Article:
WILSON – I WANT TO WIN A TITLE
After an eventful holiday in which he avoided three earthquakes and got engaged, Gary Wilson is excited about the new season and the chance to fulfil his biggest ambition.
Wilson enjoyed the best moments of his snooker career so far at the Beftred World Championship in the Spring, reaching the semi-finals with memorable wins over Luca Brecel, Mark Selby and Ali Carter. He made seven centuries in those three matches, playing with confidence and flair. His Crucible run was ended by eventual champion Judd Trump; Wilson led that match 6-5 at one stage but lost 17-11.
The £100,000 prize money, by far the biggest cheque of 33-year-old Wilson’s career, vaulted him up to 20th in the world rankings and also allowed him to enjoy a once-in-a-lifetime holiday with fiancé Robyn.
“We went to New Zealand, Singapore, Hawaii and Los Angeles and the whole trip was amazing,” said Wilson. “To see so many different places was fantastic.
Gary and fiancé Robyn in Hawaii
“We got engaged in Hawaii on a sunset boat trip. When I went down on one knee, everyone started clapping. There was a band on the boat who played a song we like, from a Disney short film called Lava, so we had a dance to that.
“When we were in Los Angeles there were two earthquakes. During the second one, which was the biggest one measuring 7.1 (on the Richter scale) we were only around 20 miles from the epicentre, which doesn’t sound much but in fact it was safe. We were in a bar when the lights and TV started shaking. I was more excited than scared, it was only afterwards we found out from the news we were quite close to the epicentre. We flew home the next day so we were worried about aftershocks. Funnily enough, there was also an earthquake in New Zealand while we were there, though it was so small we didn’t feel it.”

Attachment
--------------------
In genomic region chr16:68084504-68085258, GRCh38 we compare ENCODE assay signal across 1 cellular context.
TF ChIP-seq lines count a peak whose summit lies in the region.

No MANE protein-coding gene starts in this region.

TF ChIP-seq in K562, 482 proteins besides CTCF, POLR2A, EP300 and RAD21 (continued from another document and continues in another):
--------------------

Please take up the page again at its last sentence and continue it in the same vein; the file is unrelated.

Wilson’s bumper six-figure pay-day – which would have taken him years to earn in previous jobs as a taxi driver and frozen food factor worker – has also gone towards extending his house in Wallsend. “With that and the holiday the money hasn’t lasted very long,” he said, “But it certainly hasn’t been wasted.”
Reflecting on his Crucible experience, the former World Under-21 Champion said: “I was very happy with the way I handled the occasion and the way I played up until the semi-finals. I couldn’t have done anything different against Judd or prepared any better, I just didn’t play well enough for those three days. But I have proved to myself I can play well at the biggest tournament – I always knew that deep down but to actually do it gives me a lot more belief.”
Since he first turned pro in 2004, Wilson has reached just one ranking event final – at the 2015 China Open when he beat Ding Junhui in the semis before losing to Mark Selby.
“I won’t be happy until I win a tournament,” he said. “That has always been my biggest goal. I have been through the process now of getting to the later stages more often and playing well on TV, so the next step is to win something.”
Wilson’s technique has always been unorthodox and he has made attempts to adjust his cue action, though he is wary of trying to fix something which isn’t necessarily broken.
“Sometimes I feel as if I’m going around in circles,” he said. “I am always striving for the extra one per cent, to become a better player. But I know that can do more harm than good and maybe it’s better to stick with what I know. It can be better to just play, without thinking about how you are doing it. I’m always going to have flaws in my action, it’s just the way I play.”
Wilson will be competing at the Kaspersky Riga Masters in Latvia later this month.
Source: World Snooker